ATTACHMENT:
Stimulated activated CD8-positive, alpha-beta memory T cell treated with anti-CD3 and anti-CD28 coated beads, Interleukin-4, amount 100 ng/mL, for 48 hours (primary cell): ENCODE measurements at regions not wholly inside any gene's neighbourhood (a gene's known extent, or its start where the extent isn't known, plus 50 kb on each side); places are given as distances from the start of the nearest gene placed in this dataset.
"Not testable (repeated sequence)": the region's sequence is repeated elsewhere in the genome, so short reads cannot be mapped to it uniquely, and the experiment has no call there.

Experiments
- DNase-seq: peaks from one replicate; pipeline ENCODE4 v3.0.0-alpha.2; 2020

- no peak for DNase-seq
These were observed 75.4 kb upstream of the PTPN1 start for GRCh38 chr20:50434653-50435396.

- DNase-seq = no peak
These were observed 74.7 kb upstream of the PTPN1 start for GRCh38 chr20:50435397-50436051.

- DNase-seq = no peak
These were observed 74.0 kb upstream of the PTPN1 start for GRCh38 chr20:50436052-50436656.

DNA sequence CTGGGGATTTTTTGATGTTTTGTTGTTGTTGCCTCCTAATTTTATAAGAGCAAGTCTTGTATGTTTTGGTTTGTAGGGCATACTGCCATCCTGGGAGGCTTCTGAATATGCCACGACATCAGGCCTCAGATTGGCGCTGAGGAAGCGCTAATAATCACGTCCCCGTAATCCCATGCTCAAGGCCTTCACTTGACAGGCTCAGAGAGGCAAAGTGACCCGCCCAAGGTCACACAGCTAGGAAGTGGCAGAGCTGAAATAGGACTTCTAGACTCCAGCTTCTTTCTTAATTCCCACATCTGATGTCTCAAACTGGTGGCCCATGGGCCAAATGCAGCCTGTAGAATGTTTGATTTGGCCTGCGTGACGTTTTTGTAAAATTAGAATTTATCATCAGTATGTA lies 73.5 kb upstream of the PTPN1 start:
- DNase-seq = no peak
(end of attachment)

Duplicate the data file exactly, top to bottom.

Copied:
Stimulated activated CD8-positive, alpha-beta memory T cell treated with anti-CD3 and anti-CD28 coated beads, Interleukin-4, amount 100 ng/mL, for 48 hours (primary cell): ENCODE measurements at regions not wholly inside any gene's neighbourhood (a gene's known extent, or its start where the extent isn't known, plus 50 kb on each side); places are given as distances from the start of the nearest gene placed in this dataset.
"Not testable (repeated sequence)": the region's sequence is repeated elsewhere in the genome, so short reads cannot be mapped to it uniquely, and the experiment has no call there.

Experiments
- DNase-seq: peaks from one replicate; pipeline ENCODE4 v3.0.0-alpha.2; 2020

- no peak for DNase-seq
These were observed 75.4 kb upstream of the PTPN1 start for GRCh38 chr20:50434653-50435396.

- DNase-seq = no peak
These were observed 74.7 kb upstream of the PTPN1 start for GRCh38 chr20:50435397-50436051.

- DNase-seq = no peak
These were observed 74.0 kb upstream of the PTPN1 start for GRCh38 chr20:50436052-50436656.

DNA sequence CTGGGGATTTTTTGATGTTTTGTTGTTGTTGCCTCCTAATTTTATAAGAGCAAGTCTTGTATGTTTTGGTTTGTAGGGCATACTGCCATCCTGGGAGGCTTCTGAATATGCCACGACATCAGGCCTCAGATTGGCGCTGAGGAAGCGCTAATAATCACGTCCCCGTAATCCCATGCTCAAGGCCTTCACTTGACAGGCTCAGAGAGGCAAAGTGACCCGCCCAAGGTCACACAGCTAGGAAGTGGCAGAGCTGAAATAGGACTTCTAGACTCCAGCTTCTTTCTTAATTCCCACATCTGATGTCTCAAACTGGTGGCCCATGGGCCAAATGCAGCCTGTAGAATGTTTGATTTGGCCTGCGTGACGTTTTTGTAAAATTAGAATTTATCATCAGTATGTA lies 73.5 kb upstream of the PTPN1 start:
- DNase-seq = no peak